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Christine Bruhn, PhD is the Director of the Center for Consumer Research at the University of California, Davis where she earned her doctorate. Dr. Bruhn has a special interest and passion for safe food handling practices. Her major area of research is in consumer attitudes and perceptions of food quality, safety and wholesomeness. Dr. Bruhn travels widely and is a sought after speaker at both academic and government conferences on food safety and food handling and food processing technologies . She currently serves on several education and advisory panels including the Food and Drug Administration's Risk Communication Advisory Group. In addition, she is often contacted by members of the media when questions of food safety make the news, especially in her home state of California. Along with her interest in making sure everyone knows “How to determine when your food had gone bad,” she is an avid cook and enjoys sharing practical food safety tips with her family and friends. For more information on food safety and nutrition questions, please visit IFIC.org.
How to Tell if Your Bread has Gone Bad
Christine Bruhn, Center for Consumer Research at UC Davis, shows how to identify spoiled bread.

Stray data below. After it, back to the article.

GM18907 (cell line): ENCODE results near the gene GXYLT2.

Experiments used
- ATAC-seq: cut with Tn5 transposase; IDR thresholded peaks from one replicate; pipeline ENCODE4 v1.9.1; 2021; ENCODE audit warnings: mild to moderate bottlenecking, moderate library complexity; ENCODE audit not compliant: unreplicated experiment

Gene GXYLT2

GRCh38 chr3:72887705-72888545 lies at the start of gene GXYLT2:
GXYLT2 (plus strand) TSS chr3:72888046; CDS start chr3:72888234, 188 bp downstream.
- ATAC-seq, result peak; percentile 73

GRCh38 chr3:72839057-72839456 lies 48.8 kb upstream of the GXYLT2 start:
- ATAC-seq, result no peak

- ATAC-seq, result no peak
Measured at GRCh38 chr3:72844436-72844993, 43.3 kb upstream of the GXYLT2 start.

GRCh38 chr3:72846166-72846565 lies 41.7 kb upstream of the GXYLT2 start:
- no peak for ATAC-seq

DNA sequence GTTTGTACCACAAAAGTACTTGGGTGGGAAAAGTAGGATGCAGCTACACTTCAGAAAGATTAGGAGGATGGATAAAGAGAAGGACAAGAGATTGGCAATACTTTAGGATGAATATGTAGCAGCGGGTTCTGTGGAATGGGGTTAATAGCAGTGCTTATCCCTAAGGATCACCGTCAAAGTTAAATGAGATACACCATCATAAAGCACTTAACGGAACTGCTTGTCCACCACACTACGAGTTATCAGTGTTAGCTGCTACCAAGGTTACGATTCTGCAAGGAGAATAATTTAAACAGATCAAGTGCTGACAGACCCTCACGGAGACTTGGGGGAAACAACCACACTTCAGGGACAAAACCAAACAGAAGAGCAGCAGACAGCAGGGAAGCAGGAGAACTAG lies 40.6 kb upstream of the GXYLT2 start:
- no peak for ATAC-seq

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Christine Bruhn: Hello, I am Dr. Christine Bruhn, University of California, Davis, the Food Science Department and today I am going to tell you how you can tell if your food has gone bad and I am going to focus now on how you can tell if your bread has gone bad. Well, the squeeze test is a really good way to begin, though keep in mind, some breads are naturally soft and some naturally have a little bit more texture, but at least you can tell if there is still some tenderness and moisture inside. Something like this bun though, it looks great. It is a little bit hard and you might have a little flexibility for some uses, but I think I would make this into croutons or maybe into bread pudding, that's a delightful way of using good tasting bread that's just gone a little bit hard on you. The main thing with bread is to look for things like mold and this commercial bread has calcium propionate as one of the ingredients and that actually retards mold growth. So this will have a pretty long shelf-life. Do check the date this has it on the 'Sell by,' a little slip, this is a Sell by Date and that gives you an idea of how fresh the bread is. If you are buying a lot of bread and you are going to keep it for a while, then you better watch out for mold. This bakery bread is quite delicious, but when I opened it up, unfortunately, I saw some mold growing on the inside slices. Now that is going to taste awful and if it is on these slices, it maybe on other slices. If you are really pressed for bread, you might go through each one and check to make sure it looks okay and maybe you can use some of the other slices, but moldy bread in your mouth really tastes yucky. Something like this hamburger bun, oh, that mold has really gone to town and it is growing there again. If you are really pressed for bread you might be able to cut that off and use some of the other pieces, but I would look inside to check if the inside is present and look on the bottom and so forth decide that you want your food to taste good and the mold tastes really bad. Don't be concerned just because you see a spot of something. For example, these rolls, they have a little white on the bottom, that's just flour. It is not a sign of mold growth. They are not as fresh as they might be. They feel a little bit hard and stale, so you can crisp them up by putting them in a warm oven, maybe 250 degrees for ten minutes or so and that will make them have that more fresh hard on the outside, soft on the inside which is so very delicious. In fact, with all of your bread if you are buying more than you can use, these are some ways you can control staling or that getting hard. If you want to just worry about the staling aspects, put it in your freezer. If you put your bread in the refrigerator it will control the mold growth, but staling would be more rapid. So you can overcome that again with heat. Just like the rolls can go in the oven, the slices of bread can go in the toaster and that will overcome that stale that's been around for a while taste. So as far as bread is concerned, the real issue and how can you tell if your food has gone bad, is a taste issue. You are looking at texture and the staling and you are looking at the presence of mold. Mold tastes yucky, so if you see it, cut it out or throw it out. Next, we are going to be talking about how to tell if your luncheon meat has gone bad.